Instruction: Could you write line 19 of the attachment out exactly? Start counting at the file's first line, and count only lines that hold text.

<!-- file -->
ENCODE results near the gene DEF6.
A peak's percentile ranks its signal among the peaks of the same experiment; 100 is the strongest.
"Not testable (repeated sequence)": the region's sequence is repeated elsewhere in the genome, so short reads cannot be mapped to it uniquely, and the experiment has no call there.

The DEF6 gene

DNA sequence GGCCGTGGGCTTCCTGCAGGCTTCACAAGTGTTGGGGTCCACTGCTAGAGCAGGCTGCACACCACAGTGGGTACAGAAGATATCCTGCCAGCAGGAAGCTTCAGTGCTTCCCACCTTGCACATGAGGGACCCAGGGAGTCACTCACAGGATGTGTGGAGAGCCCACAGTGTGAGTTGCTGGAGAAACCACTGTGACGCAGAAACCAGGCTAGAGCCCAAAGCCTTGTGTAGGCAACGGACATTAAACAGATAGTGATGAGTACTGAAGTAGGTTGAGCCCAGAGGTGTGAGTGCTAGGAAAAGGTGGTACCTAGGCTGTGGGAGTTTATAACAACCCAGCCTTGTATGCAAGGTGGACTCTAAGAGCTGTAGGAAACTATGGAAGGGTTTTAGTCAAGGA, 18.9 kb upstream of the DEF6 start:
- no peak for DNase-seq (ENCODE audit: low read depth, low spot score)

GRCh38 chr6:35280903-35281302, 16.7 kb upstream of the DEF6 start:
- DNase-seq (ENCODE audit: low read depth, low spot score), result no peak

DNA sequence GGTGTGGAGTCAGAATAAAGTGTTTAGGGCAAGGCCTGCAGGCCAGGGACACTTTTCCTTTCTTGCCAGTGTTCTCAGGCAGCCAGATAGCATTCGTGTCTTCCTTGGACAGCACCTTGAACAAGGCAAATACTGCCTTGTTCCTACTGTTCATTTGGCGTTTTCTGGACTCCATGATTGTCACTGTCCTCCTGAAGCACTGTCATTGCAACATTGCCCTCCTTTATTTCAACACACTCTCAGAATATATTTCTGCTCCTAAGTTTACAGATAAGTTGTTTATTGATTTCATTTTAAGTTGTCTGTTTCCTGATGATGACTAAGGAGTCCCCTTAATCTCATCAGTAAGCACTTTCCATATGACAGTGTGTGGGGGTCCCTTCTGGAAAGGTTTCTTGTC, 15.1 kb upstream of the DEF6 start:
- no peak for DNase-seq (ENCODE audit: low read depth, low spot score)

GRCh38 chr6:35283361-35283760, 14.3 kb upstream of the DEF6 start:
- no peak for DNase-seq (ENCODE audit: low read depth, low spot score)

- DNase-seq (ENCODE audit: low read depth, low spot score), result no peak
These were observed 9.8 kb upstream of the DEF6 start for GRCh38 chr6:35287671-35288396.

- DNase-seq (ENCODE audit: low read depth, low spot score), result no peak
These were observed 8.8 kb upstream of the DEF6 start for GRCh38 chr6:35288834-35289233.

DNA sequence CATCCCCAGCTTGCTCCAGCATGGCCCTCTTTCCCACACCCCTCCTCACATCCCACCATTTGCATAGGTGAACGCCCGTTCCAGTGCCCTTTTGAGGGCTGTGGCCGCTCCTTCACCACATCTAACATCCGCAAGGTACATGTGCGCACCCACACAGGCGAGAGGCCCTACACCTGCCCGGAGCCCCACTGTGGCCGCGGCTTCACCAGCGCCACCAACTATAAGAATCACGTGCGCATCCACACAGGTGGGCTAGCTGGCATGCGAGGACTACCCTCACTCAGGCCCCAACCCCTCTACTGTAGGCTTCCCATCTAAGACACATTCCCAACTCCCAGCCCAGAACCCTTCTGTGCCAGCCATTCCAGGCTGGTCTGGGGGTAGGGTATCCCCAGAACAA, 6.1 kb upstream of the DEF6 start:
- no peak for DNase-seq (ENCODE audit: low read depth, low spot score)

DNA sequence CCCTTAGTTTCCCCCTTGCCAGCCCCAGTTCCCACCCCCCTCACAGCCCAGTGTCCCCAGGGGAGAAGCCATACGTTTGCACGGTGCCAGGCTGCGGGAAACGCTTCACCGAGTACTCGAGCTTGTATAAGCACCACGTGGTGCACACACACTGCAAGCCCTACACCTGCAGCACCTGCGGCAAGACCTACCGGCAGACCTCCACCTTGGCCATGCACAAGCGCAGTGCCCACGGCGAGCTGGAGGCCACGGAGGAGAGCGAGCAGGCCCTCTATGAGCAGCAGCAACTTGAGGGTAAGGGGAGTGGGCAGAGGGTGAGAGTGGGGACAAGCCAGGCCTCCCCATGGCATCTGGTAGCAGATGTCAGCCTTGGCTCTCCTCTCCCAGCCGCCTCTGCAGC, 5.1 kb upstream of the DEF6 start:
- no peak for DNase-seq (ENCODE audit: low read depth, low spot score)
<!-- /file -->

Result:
DNA sequence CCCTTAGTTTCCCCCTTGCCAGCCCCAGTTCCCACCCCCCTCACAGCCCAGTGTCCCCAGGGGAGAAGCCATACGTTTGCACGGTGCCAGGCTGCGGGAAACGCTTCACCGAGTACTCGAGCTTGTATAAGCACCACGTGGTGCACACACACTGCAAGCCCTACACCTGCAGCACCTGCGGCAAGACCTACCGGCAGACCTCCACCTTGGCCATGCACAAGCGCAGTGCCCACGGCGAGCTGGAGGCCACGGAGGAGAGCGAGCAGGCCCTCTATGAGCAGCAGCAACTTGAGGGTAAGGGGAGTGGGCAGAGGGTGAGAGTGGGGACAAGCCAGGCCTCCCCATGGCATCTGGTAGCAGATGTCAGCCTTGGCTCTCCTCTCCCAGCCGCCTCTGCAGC, 5.1 kb upstream of the DEF6 start: